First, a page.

September 2016
Volume 57, Issue 12
Open Access
ARVO Annual Meeting Abstract  |   September 2016
Allergic Conjunctivitis and Total Ocular Symptom Score
Author Affiliations & Notes
  • Scott Schachter
    Southern California College of Optometry, Pismo Beach, California, United States
    Private Practice, Pismo Beach, California, United States
  • Aubrey Schachter
    Private Practice, Pismo Beach, California, United States
  • Emily James
    Marshall B. Ketchum University, Fullerton, California, United States
  • Milton M Hom
    Private Practice, Azusa, California, United States
  • Footnotes
    Commercial Relationships   Scott Schachter, Allergan (C), Biotissue (C); Aubrey Schachter, None; Emily James, None; Milton Hom, Allergan (F), AMO (F), Bausch and Lomb (F), OptoVue (R), Shire (C)
  • Footnotes
    Support  None
Investigative Ophthalmology & Visual Science September 2016, Vol.57, 5702. doi:
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      Scott Schachter, Aubrey Schachter, Emily James, Milton M Hom; Allergic Conjunctivitis and Total Ocular Symptom Score. Invest. Ophthalmol. Vis. Sci. 2016;57(12):5702.

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      © ARVO (1962-2015); The Authors (2016-present)

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Purpose : Ocular allergy and Meibomian Gland Dysfunction (MGD) have been shown in past studies to be related, and objective signs such as changes in meibomian gland morphology and inflammation have been reported with allergic conjunctivitis (AC). The relationship between subjective AC symptoms and meibomian gland morphology has not been explored. This study explores the correlation between a questionnaire used to evaluate AC, Total Ocular Symptom Score (TOSS), and meibomian gland atrophy.

Methods : 53 consecutive patients ages 7-85 (mean=42, 17 males) were evaluated in a private optometry practice in October and November 2015. Patients completed a TOSS questionnaire and images of their meibomian glands were captured using an Oculus Keratograph. Meibomian gland atrophy was graded using the Pult scale Area of Loss (0: 0% loss, 1: <26% loss, 2: 26-50% loss, 3: 51-75% loss, 4: >75% loss). The correlation between TOSS score and average Pult score was determined using a Pearson correlation.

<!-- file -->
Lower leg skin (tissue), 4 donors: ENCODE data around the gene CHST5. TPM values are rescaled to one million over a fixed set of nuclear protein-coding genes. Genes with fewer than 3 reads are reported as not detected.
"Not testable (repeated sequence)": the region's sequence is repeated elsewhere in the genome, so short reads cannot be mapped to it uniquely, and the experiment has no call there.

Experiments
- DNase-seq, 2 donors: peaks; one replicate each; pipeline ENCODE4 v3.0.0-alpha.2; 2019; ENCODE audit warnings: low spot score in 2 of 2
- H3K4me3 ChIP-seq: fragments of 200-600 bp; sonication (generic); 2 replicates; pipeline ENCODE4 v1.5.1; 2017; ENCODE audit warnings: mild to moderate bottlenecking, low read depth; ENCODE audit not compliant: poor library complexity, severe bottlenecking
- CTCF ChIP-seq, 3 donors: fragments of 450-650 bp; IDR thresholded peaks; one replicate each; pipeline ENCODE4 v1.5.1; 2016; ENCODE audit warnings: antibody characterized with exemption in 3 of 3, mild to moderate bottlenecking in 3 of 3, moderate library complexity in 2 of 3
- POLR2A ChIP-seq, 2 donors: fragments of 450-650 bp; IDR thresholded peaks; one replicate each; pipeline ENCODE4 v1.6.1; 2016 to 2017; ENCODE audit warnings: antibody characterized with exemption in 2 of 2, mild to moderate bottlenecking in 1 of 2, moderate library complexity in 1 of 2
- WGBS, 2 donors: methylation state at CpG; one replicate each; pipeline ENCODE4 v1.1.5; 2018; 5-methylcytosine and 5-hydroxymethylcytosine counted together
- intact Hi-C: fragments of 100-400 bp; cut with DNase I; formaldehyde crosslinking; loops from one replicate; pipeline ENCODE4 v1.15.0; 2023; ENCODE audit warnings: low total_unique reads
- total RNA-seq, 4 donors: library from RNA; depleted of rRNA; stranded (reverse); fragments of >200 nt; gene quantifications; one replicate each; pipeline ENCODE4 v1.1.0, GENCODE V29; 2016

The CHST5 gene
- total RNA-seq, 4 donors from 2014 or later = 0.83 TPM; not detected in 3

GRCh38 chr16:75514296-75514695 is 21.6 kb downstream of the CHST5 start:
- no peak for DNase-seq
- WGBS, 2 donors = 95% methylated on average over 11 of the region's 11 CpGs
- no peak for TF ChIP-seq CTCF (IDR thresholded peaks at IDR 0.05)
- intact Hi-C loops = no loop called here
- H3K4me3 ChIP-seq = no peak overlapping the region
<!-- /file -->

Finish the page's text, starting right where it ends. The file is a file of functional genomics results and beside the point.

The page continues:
Results : Our findings indicated that TOSS is correlated with meibomian gland atrophy in patients age 40 and over (r=0.46, p=0.01). For patients under 40 years of age, TOSS had no significant relationship with gland atrophy (r=-0.19, p=0.39). These two correlations were also significantly different (p=0.02). Average TOSS scores between these two groups did not significantly vary (p=0.23), but average grade of atrophy was significantly different (1.16 versus 1.86 in the respective groups, p=0.03).

Conclusions : This data indicates that AC precedes atrophy. We propose that AC causes inflammation and obstruction, and that over time this obstruction leads to atrophy. This delay would explain why TOSS does not correlate with atrophy in younger patients. Although more research must be done to evaluate this pathway, the data does clearly indicate that TOSS can be used as a simple screening tool for meibomian gland atrophy only in patients 40 years of age and older. Other tools must be used to screen for atrophy in patients younger than 40.

This is an abstract that was submitted for the 2016 ARVO Annual Meeting, held in Seattle, Wash., May 1-5, 2016.



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